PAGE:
Consider what it would be like to travel at a speed of 900 km/h: one could travel into the city in less than a minute. Speaking from experience, travelling at that speed is no consolation when you are crammed in like a sardine next to a complete stranger who is sound asleep and blocking your way to the toilet while you still have a further five hours to your destination! Thankfully the stewardesses come around with drinks, waking your neighbour… but block the way to the toilet with their trolley!
In space, astronauts travel at speeds of around 20,000 km/h, taking three hours to travel once around the earth, yet are hours from touching down on terra firma. Which brings into focus a very interesting concept. When one looks out of the window of a plane, there seems to be little indication of movement (although there is nothing like a little turbulence to shake that misconception). A smooth flight can lull one into a sense of stability whilst vast distances are covered. If one can somehow negotiate themselves comfortably in a seat designed only for someone who needs some serious physiotherapy or corrective surgery, it would be possible to fall asleep just after take-off and wake up on the other side of the globe without being aware of moving. The continuous nature of the change taking place outside the plane, coupled with the stability inside masks the incredible shift occurring.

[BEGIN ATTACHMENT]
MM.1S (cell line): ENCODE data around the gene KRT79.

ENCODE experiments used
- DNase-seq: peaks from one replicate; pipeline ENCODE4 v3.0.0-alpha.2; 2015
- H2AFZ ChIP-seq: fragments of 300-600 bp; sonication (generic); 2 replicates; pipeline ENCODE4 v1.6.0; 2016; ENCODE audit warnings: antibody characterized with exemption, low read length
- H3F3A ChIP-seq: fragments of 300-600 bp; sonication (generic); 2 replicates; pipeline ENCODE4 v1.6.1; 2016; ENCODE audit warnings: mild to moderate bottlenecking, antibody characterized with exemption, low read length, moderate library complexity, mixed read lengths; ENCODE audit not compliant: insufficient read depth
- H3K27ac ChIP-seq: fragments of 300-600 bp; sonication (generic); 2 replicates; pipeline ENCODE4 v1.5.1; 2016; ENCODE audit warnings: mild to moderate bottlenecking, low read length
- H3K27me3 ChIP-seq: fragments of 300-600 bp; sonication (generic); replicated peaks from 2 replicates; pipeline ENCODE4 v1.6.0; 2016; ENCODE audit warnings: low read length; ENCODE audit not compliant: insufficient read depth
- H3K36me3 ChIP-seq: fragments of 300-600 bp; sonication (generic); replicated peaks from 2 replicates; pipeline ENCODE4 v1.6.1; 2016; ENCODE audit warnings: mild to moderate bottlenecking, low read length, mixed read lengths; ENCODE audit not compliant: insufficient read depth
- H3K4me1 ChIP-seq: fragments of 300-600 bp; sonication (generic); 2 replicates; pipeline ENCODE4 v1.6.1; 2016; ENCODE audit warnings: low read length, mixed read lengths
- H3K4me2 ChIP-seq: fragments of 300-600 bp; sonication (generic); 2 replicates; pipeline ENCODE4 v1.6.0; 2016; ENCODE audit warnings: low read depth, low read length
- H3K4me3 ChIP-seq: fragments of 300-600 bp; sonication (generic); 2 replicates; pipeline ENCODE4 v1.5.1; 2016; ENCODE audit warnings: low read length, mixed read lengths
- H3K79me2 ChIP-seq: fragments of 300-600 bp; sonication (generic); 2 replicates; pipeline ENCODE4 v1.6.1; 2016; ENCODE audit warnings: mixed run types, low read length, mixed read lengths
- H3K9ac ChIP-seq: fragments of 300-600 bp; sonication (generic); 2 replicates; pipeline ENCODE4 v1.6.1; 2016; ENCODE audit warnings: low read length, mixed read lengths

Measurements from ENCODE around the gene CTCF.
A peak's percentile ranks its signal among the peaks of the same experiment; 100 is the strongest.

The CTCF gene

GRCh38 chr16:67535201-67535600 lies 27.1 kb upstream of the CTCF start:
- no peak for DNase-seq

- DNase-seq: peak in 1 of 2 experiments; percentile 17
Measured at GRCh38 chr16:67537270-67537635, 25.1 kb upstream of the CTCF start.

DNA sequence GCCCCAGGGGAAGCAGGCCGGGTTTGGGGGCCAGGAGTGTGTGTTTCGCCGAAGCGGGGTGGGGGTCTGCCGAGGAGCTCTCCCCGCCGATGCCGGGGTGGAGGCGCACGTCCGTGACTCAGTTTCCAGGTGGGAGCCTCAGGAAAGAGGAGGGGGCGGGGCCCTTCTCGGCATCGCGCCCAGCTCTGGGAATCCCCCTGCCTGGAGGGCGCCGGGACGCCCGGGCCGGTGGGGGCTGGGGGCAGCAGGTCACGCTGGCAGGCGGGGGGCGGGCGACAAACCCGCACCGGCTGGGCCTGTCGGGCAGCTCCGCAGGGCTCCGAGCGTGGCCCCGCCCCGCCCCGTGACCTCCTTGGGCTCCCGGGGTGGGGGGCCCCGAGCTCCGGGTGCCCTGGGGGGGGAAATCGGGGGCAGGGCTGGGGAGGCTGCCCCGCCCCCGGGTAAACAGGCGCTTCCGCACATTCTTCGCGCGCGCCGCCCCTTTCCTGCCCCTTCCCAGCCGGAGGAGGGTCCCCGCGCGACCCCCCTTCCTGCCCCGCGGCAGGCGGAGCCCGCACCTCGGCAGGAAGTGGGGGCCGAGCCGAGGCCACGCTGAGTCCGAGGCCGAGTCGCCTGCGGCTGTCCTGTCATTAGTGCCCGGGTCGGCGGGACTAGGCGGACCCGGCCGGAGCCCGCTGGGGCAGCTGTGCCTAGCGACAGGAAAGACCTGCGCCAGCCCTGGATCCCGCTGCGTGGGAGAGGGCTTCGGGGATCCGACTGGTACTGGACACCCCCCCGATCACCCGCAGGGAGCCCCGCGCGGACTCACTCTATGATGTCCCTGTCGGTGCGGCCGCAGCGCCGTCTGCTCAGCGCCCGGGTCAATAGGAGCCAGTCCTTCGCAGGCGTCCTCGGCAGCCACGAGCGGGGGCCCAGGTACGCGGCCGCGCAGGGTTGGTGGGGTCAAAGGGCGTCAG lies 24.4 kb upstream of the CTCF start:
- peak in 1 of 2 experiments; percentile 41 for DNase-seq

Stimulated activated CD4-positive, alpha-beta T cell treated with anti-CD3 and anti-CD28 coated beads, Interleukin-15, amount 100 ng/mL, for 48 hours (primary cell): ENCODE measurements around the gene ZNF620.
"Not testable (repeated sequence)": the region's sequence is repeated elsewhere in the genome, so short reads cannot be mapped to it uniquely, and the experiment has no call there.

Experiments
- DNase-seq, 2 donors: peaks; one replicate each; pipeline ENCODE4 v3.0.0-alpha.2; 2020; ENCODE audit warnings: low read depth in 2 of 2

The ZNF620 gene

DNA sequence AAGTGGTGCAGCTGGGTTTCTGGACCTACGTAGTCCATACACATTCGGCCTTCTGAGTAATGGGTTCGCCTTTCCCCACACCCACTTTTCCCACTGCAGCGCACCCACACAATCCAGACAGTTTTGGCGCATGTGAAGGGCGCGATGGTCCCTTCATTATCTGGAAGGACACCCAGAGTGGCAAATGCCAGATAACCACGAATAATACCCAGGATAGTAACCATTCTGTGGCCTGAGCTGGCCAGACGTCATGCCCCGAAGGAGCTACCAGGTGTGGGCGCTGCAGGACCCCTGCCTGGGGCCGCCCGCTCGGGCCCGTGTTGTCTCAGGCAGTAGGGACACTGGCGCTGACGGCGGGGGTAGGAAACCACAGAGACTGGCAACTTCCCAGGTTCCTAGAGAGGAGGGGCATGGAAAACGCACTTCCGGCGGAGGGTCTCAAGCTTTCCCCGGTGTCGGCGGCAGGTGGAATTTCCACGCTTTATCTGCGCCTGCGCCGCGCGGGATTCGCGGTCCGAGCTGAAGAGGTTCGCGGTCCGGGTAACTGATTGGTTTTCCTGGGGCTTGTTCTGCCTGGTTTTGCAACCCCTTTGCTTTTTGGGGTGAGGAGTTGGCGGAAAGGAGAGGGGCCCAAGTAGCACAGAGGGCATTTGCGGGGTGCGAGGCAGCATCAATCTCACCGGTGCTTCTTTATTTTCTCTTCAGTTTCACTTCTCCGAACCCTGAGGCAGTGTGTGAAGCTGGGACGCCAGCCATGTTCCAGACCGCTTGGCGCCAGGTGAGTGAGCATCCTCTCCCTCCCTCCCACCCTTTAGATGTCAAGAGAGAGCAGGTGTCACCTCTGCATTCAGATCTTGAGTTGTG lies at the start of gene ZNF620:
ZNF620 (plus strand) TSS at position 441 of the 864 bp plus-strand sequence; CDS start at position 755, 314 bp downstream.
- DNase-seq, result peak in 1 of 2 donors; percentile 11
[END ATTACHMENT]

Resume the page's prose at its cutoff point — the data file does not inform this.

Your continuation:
In some ways this reminds
me of what church life can be like: we sit in rather unchanging surroundings
week by week, inured against the rapid changes taking place around us in
the surrounding community. When we open the doors to disembark, we find
ourselves confronting a very different world from the one where we boarded.
And if we actually take the time to get out of our hotels, we struggle
to connect in ways which allow us to travel with others in the spiritual
Because the changes around us are often foreign to our thinking, we begin to believe that God is only found inside the church. We have lost ways of connecting with God in the culture of the local community. We struggle to encounter God in contemporary music and media, as well as in places of work and recreation. Our faith dis-integrates because we have lost its connection with life in general.
But that need not be the final conclusion. The experience of culture shock is a transitory one, the traveler soon emerging to appreciate the beauty of the culture in which they have found themselves transplanted. And as alien as we might find the expressions of wider culture to those inside the church, we are able to learn to see God at work in the community about us. But our expressions of faith, and our perspective on the wider world need to be transformed by the Spirit of God.
September 2, 2001
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